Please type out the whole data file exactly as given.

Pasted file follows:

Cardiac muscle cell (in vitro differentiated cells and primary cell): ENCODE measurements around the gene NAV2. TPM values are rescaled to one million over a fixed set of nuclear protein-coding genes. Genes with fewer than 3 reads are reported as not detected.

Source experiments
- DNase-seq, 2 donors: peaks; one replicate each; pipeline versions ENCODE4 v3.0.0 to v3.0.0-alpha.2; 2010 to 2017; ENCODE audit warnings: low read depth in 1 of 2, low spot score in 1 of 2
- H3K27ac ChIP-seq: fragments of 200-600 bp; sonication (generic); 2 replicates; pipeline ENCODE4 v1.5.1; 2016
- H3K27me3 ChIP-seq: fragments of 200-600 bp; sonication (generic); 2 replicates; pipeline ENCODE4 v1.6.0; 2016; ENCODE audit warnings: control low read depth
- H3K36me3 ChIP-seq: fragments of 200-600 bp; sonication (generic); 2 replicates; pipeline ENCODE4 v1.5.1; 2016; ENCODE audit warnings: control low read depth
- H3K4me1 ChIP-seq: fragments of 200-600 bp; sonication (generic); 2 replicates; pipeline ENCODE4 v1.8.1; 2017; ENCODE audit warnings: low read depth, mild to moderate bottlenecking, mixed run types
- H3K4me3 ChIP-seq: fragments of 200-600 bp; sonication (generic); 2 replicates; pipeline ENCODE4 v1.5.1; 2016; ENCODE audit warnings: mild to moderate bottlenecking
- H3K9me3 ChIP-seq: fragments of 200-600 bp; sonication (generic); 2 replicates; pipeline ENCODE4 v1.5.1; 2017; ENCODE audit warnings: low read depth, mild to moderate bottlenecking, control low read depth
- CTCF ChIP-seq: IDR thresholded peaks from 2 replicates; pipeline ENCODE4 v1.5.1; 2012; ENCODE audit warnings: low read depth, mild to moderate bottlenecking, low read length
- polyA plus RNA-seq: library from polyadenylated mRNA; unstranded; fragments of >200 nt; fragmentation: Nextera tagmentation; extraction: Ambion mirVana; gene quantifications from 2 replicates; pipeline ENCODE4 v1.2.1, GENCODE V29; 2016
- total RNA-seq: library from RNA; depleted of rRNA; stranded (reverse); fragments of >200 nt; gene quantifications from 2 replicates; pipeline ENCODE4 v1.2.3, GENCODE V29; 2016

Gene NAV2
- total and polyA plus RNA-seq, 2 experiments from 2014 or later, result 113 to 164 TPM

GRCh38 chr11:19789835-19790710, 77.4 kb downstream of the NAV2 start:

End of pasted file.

Cardiac muscle cell (in vitro differentiated cells and primary cell): ENCODE measurements around the gene NAV2. TPM values are rescaled to one million over a fixed set of nuclear protein-coding genes. Genes with fewer than 3 reads are reported as not detected.

Source experiments
- DNase-seq, 2 donors: peaks; one replicate each; pipeline versions ENCODE4 v3.0.0 to v3.0.0-alpha.2; 2010 to 2017; ENCODE audit warnings: low read depth in 1 of 2, low spot score in 1 of 2
- H3K27ac ChIP-seq: fragments of 200-600 bp; sonication (generic); 2 replicates; pipeline ENCODE4 v1.5.1; 2016
- H3K27me3 ChIP-seq: fragments of 200-600 bp; sonication (generic); 2 replicates; pipeline ENCODE4 v1.6.0; 2016; ENCODE audit warnings: control low read depth
- H3K36me3 ChIP-seq: fragments of 200-600 bp; sonication (generic); 2 replicates; pipeline ENCODE4 v1.5.1; 2016; ENCODE audit warnings: control low read depth
- H3K4me1 ChIP-seq: fragments of 200-600 bp; sonication (generic); 2 replicates; pipeline ENCODE4 v1.8.1; 2017; ENCODE audit warnings: low read depth, mild to moderate bottlenecking, mixed run types
- H3K4me3 ChIP-seq: fragments of 200-600 bp; sonication (generic); 2 replicates; pipeline ENCODE4 v1.5.1; 2016; ENCODE audit warnings: mild to moderate bottlenecking
- H3K9me3 ChIP-seq: fragments of 200-600 bp; sonication (generic); 2 replicates; pipeline ENCODE4 v1.5.1; 2017; ENCODE audit warnings: low read depth, mild to moderate bottlenecking, control low read depth
- CTCF ChIP-seq: IDR thresholded peaks from 2 replicates; pipeline ENCODE4 v1.5.1; 2012; ENCODE audit warnings: low read depth, mild to moderate bottlenecking, low read length
- polyA plus RNA-seq: library from polyadenylated mRNA; unstranded; fragments of >200 nt; fragmentation: Nextera tagmentation; extraction: Ambion mirVana; gene quantifications from 2 replicates; pipeline ENCODE4 v1.2.1, GENCODE V29; 2016
- total RNA-seq: library from RNA; depleted of rRNA; stranded (reverse); fragments of >200 nt; gene quantifications from 2 replicates; pipeline ENCODE4 v1.2.3, GENCODE V29; 2016

Gene NAV2
- total and polyA plus RNA-seq, 2 experiments from 2014 or later, result 113 to 164 TPM

GRCh38 chr11:19789835-19790710, 77.4 kb downstream of the NAV2 start: